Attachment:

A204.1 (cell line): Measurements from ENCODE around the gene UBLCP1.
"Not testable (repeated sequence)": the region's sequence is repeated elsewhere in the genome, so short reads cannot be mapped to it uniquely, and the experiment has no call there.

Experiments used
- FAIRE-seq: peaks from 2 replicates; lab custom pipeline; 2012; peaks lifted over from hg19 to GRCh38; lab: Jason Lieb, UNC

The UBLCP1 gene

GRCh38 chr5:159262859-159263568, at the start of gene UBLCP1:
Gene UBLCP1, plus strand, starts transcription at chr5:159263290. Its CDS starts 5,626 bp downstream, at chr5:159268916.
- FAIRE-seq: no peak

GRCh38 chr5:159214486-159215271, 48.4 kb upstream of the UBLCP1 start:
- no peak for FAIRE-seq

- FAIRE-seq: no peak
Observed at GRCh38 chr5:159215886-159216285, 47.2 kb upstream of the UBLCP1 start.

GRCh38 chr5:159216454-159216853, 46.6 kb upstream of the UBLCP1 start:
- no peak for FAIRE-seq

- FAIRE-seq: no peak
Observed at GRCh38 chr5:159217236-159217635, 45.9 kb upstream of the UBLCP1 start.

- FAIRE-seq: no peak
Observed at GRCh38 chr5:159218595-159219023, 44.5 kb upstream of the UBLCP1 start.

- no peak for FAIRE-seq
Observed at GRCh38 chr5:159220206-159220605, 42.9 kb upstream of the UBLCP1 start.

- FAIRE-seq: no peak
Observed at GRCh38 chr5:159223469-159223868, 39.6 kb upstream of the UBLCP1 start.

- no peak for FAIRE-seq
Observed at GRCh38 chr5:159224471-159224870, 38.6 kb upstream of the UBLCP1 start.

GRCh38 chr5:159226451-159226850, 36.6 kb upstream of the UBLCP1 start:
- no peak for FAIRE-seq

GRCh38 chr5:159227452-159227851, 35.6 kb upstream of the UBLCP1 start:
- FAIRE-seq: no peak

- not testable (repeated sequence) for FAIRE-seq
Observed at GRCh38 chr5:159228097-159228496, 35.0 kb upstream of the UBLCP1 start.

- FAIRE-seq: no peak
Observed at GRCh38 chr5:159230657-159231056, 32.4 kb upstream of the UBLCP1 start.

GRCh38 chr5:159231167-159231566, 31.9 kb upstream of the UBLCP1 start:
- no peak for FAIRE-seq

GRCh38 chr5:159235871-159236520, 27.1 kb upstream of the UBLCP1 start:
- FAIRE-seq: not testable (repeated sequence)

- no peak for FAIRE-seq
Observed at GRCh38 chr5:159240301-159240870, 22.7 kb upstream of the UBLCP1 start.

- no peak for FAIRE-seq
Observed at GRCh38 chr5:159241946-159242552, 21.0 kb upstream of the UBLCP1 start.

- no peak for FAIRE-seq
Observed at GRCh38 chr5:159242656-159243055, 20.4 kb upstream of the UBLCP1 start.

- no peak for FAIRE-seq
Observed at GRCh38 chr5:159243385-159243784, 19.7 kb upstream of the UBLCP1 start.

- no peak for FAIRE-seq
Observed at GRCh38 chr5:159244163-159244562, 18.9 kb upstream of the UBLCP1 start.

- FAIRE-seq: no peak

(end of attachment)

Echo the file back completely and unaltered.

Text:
A204.1 (cell line): Measurements from ENCODE around the gene UBLCP1.
"Not testable (repeated sequence)": the region's sequence is repeated elsewhere in the genome, so short reads cannot be mapped to it uniquely, and the experiment has no call there.

Experiments used
- FAIRE-seq: peaks from 2 replicates; lab custom pipeline; 2012; peaks lifted over from hg19 to GRCh38; lab: Jason Lieb, UNC

The UBLCP1 gene

GRCh38 chr5:159262859-159263568, at the start of gene UBLCP1:
Gene UBLCP1, plus strand, starts transcription at chr5:159263290. Its CDS starts 5,626 bp downstream, at chr5:159268916.
- FAIRE-seq: no peak

GRCh38 chr5:159214486-159215271, 48.4 kb upstream of the UBLCP1 start:
- no peak for FAIRE-seq

- FAIRE-seq: no peak
Observed at GRCh38 chr5:159215886-159216285, 47.2 kb upstream of the UBLCP1 start.

GRCh38 chr5:159216454-159216853, 46.6 kb upstream of the UBLCP1 start:
- no peak for FAIRE-seq

- FAIRE-seq: no peak
Observed at GRCh38 chr5:159217236-159217635, 45.9 kb upstream of the UBLCP1 start.

- FAIRE-seq: no peak
Observed at GRCh38 chr5:159218595-159219023, 44.5 kb upstream of the UBLCP1 start.

- no peak for FAIRE-seq
Observed at GRCh38 chr5:159220206-159220605, 42.9 kb upstream of the UBLCP1 start.

- FAIRE-seq: no peak
Observed at GRCh38 chr5:159223469-159223868, 39.6 kb upstream of the UBLCP1 start.

- no peak for FAIRE-seq
Observed at GRCh38 chr5:159224471-159224870, 38.6 kb upstream of the UBLCP1 start.

GRCh38 chr5:159226451-159226850, 36.6 kb upstream of the UBLCP1 start:
- no peak for FAIRE-seq

GRCh38 chr5:159227452-159227851, 35.6 kb upstream of the UBLCP1 start:
- FAIRE-seq: no peak

- not testable (repeated sequence) for FAIRE-seq
Observed at GRCh38 chr5:159228097-159228496, 35.0 kb upstream of the UBLCP1 start.

- FAIRE-seq: no peak
Observed at GRCh38 chr5:159230657-159231056, 32.4 kb upstream of the UBLCP1 start.

GRCh38 chr5:159231167-159231566, 31.9 kb upstream of the UBLCP1 start:
- no peak for FAIRE-seq

GRCh38 chr5:159235871-159236520, 27.1 kb upstream of the UBLCP1 start:
- FAIRE-seq: not testable (repeated sequence)

- no peak for FAIRE-seq
Observed at GRCh38 chr5:159240301-159240870, 22.7 kb upstream of the UBLCP1 start.

- no peak for FAIRE-seq
Observed at GRCh38 chr5:159241946-159242552, 21.0 kb upstream of the UBLCP1 start.

- no peak for FAIRE-seq
Observed at GRCh38 chr5:159242656-159243055, 20.4 kb upstream of the UBLCP1 start.

- no peak for FAIRE-seq
Observed at GRCh38 chr5:159243385-159243784, 19.7 kb upstream of the UBLCP1 start.

- no peak for FAIRE-seq
Observed at GRCh38 chr5:159244163-159244562, 18.9 kb upstream of the UBLCP1 start.

- FAIRE-seq: no peak